Monday, August 31, 2015

Tampa-St. Petersburg metropolitan area is the most vulnerable U.S. region to flood damages from a hurricane

A new study from Karen Clark & Co. shows the Tampa-St. Petersburg metropolitan area is the most vulnerable U.S. region to flood damages from a hurricane.

As opposed to most other vulnerability studies, this one considers property damages from a storm surge associated with a 100-year hurricane.

The 100-year hurricane is an event for which there is a 1 percent chance of occurrence each year. Tampa’s 100-year hurricane is defined as a strong category 4 with top winds of 150 mph. Damages from the storm surge associated with such a hurricane would reach up to $175 billion.

Losses in the region are predicted to be higher than those in New Orleans ($130 billion), New York City ($100 billion) and Miami ($80 billion).

Sarasota ranks as the seventh-most vulnerable city with projected losses of $50 million.

The large, shallow continental shelf off the coast of west Florida combined with the funnel effect of water surging into the bay could lead to a massive amount of property damage in the surrounding areas, the study shows. The study also states that the majority of the potential flood damage is not currently insured.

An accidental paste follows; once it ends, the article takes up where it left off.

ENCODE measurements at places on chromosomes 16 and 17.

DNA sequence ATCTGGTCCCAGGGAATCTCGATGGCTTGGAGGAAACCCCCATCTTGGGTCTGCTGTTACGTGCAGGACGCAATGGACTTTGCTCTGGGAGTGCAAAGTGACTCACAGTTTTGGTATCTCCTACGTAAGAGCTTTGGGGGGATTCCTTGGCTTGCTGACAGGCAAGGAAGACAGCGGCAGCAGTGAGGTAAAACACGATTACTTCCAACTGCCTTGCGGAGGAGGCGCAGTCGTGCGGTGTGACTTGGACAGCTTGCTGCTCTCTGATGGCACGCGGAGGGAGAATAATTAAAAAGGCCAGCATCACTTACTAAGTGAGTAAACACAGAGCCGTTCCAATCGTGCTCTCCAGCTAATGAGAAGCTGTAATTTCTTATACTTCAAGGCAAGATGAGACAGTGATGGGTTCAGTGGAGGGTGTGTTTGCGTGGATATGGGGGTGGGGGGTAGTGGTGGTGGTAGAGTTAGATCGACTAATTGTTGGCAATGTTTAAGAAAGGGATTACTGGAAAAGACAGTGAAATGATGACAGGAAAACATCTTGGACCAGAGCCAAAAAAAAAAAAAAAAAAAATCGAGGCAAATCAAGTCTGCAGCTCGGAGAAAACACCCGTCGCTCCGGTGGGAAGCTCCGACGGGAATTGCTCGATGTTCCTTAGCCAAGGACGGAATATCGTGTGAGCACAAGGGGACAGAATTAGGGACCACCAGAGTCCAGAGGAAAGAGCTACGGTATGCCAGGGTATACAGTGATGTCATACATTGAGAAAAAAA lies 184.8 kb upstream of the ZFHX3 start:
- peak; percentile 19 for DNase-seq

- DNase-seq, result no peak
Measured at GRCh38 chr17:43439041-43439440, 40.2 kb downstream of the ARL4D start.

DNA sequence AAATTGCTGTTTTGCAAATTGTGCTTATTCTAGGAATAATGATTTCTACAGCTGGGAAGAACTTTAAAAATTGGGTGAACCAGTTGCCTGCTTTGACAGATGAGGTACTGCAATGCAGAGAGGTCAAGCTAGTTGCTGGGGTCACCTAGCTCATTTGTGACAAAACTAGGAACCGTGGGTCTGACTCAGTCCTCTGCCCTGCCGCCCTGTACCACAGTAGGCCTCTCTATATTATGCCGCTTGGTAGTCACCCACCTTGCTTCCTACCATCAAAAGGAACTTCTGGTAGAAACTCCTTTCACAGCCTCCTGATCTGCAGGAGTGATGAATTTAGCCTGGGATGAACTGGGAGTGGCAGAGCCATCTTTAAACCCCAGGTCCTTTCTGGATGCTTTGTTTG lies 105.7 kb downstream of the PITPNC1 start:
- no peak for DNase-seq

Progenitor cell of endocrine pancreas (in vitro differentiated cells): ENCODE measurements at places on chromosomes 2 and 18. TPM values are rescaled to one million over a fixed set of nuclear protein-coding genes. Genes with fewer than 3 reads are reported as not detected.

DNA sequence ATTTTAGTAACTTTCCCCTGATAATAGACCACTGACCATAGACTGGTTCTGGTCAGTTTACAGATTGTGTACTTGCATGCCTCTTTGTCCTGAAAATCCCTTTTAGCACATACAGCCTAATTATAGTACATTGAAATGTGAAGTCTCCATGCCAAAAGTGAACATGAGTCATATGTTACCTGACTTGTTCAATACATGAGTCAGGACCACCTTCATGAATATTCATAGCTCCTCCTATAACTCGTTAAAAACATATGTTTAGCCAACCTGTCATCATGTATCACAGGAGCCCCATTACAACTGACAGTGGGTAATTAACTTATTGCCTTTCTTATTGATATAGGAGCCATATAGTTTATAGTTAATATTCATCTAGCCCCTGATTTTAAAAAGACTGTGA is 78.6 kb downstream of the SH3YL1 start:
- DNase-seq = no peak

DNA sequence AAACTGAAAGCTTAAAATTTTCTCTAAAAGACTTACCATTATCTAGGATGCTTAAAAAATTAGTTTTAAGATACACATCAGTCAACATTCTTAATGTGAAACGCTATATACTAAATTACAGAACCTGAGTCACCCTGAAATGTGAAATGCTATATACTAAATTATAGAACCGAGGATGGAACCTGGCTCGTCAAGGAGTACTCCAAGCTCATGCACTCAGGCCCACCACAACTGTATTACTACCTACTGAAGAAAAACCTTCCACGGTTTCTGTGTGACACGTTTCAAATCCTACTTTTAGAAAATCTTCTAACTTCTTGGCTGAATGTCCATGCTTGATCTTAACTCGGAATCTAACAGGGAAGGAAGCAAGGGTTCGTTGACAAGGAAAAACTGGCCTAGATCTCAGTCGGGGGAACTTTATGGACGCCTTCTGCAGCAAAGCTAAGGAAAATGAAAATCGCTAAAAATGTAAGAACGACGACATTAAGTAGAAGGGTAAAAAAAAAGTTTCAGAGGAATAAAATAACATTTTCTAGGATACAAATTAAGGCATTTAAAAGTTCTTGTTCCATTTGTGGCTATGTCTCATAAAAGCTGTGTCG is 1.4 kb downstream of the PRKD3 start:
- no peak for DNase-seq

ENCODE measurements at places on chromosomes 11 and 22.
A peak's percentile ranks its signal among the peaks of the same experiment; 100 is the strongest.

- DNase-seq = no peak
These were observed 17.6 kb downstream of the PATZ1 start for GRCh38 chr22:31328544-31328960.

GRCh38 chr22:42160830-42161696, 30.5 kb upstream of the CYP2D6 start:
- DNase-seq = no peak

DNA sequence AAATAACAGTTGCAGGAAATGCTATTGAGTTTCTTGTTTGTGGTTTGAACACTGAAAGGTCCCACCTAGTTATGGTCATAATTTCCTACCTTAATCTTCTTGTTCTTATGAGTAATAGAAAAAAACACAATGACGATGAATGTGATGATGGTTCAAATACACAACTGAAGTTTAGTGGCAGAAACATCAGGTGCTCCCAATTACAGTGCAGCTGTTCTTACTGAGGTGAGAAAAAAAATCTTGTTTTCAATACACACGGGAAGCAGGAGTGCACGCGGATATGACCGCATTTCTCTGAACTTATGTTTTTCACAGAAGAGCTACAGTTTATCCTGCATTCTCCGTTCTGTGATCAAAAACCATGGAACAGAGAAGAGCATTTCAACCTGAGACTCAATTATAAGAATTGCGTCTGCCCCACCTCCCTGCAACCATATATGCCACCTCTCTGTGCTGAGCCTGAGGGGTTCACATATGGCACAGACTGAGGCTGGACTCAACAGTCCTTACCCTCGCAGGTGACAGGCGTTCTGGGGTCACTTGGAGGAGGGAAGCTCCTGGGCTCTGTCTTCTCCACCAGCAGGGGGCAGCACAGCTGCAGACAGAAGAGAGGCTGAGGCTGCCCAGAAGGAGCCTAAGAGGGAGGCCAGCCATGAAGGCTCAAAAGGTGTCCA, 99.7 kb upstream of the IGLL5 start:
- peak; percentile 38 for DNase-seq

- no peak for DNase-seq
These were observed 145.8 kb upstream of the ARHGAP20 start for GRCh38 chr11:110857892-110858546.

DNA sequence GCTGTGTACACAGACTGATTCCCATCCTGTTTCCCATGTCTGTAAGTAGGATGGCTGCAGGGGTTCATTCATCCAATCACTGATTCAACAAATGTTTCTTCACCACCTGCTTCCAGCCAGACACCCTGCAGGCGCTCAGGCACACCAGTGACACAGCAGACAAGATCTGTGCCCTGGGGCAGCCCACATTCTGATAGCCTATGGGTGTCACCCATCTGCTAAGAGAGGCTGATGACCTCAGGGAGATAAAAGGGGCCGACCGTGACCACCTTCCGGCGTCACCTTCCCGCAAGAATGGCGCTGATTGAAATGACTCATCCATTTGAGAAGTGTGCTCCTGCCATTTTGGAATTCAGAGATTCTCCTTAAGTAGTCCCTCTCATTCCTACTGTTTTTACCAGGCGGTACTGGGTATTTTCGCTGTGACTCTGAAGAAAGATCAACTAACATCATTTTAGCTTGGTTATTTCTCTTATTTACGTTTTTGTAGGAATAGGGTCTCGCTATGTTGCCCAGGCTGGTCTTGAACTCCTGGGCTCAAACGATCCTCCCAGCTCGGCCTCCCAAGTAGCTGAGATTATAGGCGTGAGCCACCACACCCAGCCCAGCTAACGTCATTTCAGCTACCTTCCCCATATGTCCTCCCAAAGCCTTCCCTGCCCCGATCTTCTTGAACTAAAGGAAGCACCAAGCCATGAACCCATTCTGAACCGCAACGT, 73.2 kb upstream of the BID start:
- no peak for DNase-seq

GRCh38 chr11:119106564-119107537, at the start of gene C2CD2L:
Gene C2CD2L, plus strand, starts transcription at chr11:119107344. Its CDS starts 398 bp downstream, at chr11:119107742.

What's Better For Afghanistan's Future: Buddha Tours Or A Copper Mine?

About an hour's drive south of Kabul, there's a vast Buddhist archaeological site dating back at least 1,500 years. It happens to be sitting on top of one of the biggest untapped copper deposits in the world, potentially worth billions of dollars.
 Nearly a hundred ancient Buddhist shrines like this one have been uncovered by archaeologists at Mes Aynak, south of Kabul.

 The ground at Mes Aynak is so rich in copper that rock and bones — like this skeleton found lying near a Buddhist shrine — are stained greenish-blue.

By the time archaeologists uncovered this statue of the Buddha at Mes Aynak, its head was gone — likely broken off by looters.
Eight years ago, the Afghan government made a deal with a Chinese conglomerate to mine the copper, but mining hasn't begun and likely won't for several more years. The area in which the copper is located, Logar Province, presents challenges in both security and infrastructure: no reliable water or power supply, no railway for transporting copper and increasing threats from the Taliban.
The U.S. Geological Survey has estimated that Afghanistan holds $1 trillion in mineral wealth but none of it has ever been developed. This could represent a huge and much-needed source of revenue for a country long dependent on foreign aid. But given other countries' experience with the so-called "resource curse," concerns have been raised over whether Afghanistan's natural resources can or will be exploited responsibly. Part of the concern has centered on whether extracting copper at Mes Aynak must result inevitably in the destruction of a spectacular archaeological site that has been compared to Machu Picchu and Pompeii. Historical riches like this, advocates argue, represent a different kind of wealth and could hold the key to a thriving tourism industry in the future.